Scott Hanselman advices on dealing with information overload: audit and sort info sources, schedule work sprints, turn off distractions, triaging the inbox, having a personal toolbox.
Dan North engages the audience into a discussion about the tradeoffs involved in making decisions regarding the team composition, development style, architecture, and deployment solutions.
Jurgen Appelo discusses introducing change inside organizations by viewing them as adaptive systems and social networks and using the Change Management 3.0 model.
Russ Miles and Toby Hobson outline many factors to be considered when adopting a cloud solution – what type of cloud, which vendor, what technology, how is it related to the business value, SLA, should it be considered early, geo-location constraints, etc. –, creating a wider view of the cloud from the development and business perspective.
Alan Chedalawada discusses Standard Work as a solution for software organizations adopting Lean by discovering and applying the best approaches, by continually improving the standards, by involving everyone in the organization – business, management, technical team – to participate in standards’ improvement, by preserving the knowledge gained over time.
Agile came from small, colocated projects in the 1990s. It has spread to large, globally distributed commercial projects, affecting the IEEE, the PMI, the SEI and the Department of Defense. Agile now sits in a larger landscape and should be viewed accordingly. This talk shows that landscape, clarifying how classical agile fits in and what constitutes effective development outside that narrow area.
This presentation explores how the role of managers changes in Scrum. It helps managers to lead the introduction of Scrum acting as role models. It presents leadership principles that provide concrete guidance such as servant-leadership, empirical management, empowerment and respect, quality-first and continuous improvement.
Dave Nicolette and Karl Scotland try to introduce non-technical managers to one of the most popular Agile development techniques: Test-Driven Development (TDD). The presentation intends to be a primer for managers who want to understand the value of TDD, and of Agile in general, in software development.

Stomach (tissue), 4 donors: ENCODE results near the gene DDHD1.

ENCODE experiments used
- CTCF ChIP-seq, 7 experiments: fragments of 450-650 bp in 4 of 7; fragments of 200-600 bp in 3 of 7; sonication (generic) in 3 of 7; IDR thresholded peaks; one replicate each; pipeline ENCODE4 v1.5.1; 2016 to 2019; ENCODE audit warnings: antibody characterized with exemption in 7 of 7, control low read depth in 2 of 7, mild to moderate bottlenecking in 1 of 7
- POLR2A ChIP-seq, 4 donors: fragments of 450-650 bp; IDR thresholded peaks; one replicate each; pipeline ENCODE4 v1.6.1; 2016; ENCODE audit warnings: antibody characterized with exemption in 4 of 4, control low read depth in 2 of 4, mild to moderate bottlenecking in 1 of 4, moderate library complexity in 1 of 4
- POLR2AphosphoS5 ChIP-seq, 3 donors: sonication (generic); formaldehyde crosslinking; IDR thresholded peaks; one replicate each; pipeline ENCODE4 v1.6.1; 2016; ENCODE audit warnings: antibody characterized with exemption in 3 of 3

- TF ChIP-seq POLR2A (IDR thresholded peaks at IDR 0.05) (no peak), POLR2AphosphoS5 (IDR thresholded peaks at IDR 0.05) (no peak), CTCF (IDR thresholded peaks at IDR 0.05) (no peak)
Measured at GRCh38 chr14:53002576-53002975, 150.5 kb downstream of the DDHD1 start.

Choosing the right features can make the difference between the success and failure of a software product. Mike Cohn presented 'Prioritizing your Project Backlog' at Agile 2008 on how a project backlog should be organized and prioritized and non-financial techniques for prioritization such as kano analysis, theme screening/scoring, relative weighting and analytic hierarchy process.
Kenji Hiranabe talks about Toyota's development process of a new car. Kenji shares his experience meeting Nobuaki Katayama, former Chief Engineer at Toyota, and the lessons he learned from him.
In this presentation, recorded at QCon, Burton Group research director Anne Thomas Manes talks about how to make the business case for SOA. Her talk covers explaining SOA to non-technical business people, various approaches for selling SOA to management and gaining funding for SOA investments.
Of course, "anything more than 'barely sufficient' process is waste," but what does that mean for your team, or my next project? In this 60 minute presentation from the APLN Leadership Summit at Agile2006, Todd Little shared a model to help choose the right "flavour" of Agile for different kinds of projects, and discussed the importance of 'steering' throughout the project's duration.